We had the pleasure of visiting Staplehurst in 2012 on an memorable trip to England, and saw first hand the grave of William Jr together with both his wives Mercy and Jane. The neighbouring stone was erected for William’s son William III and his wive Ann nee WELLER. Not that you could tell from looking at the stones as they were virtually unreadable. So we were unsure which stone was for which William. In fact we wouldn’t have been able to find these stones at all without the help of some friendly folks in the church who referred us to a woman from the local historical society. After we phoned her, Anita quickly arrived with her Monument Inscription booklet in hand, and led us to the BOORMAN graves. She had been one of the volunteers who transcribed the stones over 20 year earlier (perhaps as early as 1980) when they were somewhat more readable. Even so, she said they worked at night and shone flashlights obliquely so the shadows would improve the relief and visibility of the inscriptions. The Staplehurst Society's MI index has been posted on their website and, together with the will, have become the main sources for this family’s information. Previous monument transcriptions had been recorded back in 1922 by Leland Duncan, a member of the Kent Archeaological Society. Some of the details vary between these two transciption. For instance: Did Mercy, William’s first wife, die at age 30 or 36?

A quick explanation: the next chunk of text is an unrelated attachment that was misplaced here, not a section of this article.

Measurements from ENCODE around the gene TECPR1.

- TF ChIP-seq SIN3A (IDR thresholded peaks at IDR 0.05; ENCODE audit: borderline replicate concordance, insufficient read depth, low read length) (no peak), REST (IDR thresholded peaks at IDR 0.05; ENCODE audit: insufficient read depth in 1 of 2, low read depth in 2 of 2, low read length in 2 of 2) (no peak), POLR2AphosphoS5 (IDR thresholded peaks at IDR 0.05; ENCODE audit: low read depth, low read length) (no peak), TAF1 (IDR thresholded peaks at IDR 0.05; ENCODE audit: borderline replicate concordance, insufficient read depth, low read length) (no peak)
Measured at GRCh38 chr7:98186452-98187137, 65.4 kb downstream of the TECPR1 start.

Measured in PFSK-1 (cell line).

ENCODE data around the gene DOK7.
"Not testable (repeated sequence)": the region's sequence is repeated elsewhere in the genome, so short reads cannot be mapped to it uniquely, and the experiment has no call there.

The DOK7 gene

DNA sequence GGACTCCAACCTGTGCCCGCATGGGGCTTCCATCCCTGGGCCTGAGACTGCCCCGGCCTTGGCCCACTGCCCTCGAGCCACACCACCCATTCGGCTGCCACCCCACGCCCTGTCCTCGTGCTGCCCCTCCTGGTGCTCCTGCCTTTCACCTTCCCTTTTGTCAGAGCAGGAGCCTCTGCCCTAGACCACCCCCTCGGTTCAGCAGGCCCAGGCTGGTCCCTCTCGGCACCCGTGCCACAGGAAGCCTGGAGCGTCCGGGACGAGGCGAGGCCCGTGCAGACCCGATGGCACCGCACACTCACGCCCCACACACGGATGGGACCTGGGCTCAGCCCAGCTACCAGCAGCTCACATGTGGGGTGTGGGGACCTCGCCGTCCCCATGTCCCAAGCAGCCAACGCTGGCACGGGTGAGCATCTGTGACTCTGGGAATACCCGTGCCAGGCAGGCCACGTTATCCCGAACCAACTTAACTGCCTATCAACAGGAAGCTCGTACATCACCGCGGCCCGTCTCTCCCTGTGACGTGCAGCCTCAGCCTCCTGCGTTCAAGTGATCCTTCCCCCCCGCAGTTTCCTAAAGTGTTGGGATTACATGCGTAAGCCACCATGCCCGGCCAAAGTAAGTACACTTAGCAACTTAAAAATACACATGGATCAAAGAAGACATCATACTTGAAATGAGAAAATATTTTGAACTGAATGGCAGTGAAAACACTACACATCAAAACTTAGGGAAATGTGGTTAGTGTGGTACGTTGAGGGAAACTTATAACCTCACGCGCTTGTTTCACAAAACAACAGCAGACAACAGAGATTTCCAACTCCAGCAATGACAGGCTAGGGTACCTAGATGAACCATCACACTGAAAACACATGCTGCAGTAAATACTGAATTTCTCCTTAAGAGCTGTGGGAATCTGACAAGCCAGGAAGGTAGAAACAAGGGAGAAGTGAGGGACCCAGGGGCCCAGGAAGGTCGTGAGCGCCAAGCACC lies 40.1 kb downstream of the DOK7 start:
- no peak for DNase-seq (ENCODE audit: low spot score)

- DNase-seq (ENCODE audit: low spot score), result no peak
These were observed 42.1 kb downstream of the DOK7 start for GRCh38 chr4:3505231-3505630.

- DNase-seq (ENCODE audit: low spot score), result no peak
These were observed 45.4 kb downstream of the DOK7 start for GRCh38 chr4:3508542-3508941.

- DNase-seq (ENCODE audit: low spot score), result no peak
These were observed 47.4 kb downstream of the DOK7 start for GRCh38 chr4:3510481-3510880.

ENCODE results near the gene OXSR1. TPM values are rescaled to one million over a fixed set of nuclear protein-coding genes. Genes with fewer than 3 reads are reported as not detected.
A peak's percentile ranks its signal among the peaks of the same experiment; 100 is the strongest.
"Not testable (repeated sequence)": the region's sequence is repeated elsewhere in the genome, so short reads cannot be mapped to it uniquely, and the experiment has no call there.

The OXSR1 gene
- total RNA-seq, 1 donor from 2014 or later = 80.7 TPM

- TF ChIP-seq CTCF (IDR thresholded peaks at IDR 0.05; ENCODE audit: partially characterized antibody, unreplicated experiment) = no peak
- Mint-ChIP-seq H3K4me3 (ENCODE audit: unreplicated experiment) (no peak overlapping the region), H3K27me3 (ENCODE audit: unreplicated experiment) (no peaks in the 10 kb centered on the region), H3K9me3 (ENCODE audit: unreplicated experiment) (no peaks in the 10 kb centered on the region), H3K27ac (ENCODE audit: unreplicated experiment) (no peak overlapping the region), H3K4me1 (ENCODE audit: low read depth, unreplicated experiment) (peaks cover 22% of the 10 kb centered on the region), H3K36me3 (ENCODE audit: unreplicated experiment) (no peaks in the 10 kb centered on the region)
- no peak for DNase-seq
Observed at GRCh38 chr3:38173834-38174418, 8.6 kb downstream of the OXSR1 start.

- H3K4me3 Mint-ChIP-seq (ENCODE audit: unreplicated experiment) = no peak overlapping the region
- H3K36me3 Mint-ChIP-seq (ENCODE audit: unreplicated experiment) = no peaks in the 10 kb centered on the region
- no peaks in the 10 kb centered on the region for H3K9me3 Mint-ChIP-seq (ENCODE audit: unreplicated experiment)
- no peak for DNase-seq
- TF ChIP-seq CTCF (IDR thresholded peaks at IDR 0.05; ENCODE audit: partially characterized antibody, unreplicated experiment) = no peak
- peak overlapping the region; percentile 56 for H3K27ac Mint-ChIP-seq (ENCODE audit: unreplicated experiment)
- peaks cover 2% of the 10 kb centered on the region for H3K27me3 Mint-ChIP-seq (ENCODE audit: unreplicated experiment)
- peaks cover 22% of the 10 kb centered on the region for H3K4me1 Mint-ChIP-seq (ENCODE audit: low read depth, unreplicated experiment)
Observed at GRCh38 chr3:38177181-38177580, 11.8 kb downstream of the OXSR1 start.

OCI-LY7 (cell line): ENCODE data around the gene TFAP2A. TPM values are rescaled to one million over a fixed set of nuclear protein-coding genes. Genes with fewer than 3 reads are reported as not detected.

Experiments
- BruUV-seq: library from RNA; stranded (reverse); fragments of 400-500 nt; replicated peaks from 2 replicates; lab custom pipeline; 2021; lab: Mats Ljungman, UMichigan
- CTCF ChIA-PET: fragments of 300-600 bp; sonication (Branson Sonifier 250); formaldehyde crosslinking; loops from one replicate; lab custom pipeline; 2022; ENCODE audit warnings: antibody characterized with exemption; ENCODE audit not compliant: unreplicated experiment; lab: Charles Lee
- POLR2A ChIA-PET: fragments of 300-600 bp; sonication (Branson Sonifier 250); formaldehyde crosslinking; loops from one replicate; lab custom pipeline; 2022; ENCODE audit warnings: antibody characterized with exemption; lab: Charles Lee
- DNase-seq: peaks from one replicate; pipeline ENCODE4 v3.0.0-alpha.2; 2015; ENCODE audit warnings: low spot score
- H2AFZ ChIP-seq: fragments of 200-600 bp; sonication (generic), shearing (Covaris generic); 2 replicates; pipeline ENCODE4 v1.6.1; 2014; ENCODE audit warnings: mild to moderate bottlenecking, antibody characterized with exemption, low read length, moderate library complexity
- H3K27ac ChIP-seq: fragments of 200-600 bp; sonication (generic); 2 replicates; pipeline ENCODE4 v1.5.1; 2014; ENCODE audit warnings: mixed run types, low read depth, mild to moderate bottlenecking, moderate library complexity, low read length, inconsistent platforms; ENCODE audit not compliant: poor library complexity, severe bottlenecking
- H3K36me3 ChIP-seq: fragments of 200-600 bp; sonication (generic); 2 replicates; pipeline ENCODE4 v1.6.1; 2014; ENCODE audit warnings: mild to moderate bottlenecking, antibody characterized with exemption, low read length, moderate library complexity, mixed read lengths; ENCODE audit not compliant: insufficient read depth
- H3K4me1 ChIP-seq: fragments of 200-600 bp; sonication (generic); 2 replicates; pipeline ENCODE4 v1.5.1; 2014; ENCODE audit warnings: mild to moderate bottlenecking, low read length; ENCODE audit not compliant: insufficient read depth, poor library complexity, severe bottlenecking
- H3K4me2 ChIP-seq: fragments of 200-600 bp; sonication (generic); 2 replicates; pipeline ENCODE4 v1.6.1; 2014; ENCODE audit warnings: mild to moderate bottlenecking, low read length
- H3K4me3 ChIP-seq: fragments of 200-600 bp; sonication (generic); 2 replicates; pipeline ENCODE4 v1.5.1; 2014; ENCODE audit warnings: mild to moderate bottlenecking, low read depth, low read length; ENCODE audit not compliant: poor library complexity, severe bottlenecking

“He made his will on 19 Mar 1785 when wife Jane was still alive. Ref. No. Kent Archive Office PRC17/102.22. Jane was provided for: youngest [?] son Anthony got 300 pounds if he returned home: son William of Headcorn got his father’s house and land in Staplehurst: and daughter Mercy and son-in-law James Carpenter got land in Cranbrook. By 1818 son William was William Boorman, wheelwright of Staplehurst.”
We know the least about son Anthony BOORMAN. He was alive in 1785, but I can’t find record of his birth or marriage or death in England. So perhaps he emigrated to one of the colonies? At this point I don’t even know if he ever returned home to collect his inheritance. £300 was a lot of money back then, and constituted at least half the value of his father's estate according to the probate notes (see image below). Anthony's two siblings would have been greatly relieved if he was a no show, because the will required each of them to pay £150 to Anthony as repayment of their debts owed to their father. Otherwise, these debts would be forgiven. I can image that such large payments would have caused quite a cashflow problem, as the real estate was not theirs to liquidate during their lifetimes. I would really like to find Anthony and see how his fortunes faired. Could he have been the eldest son?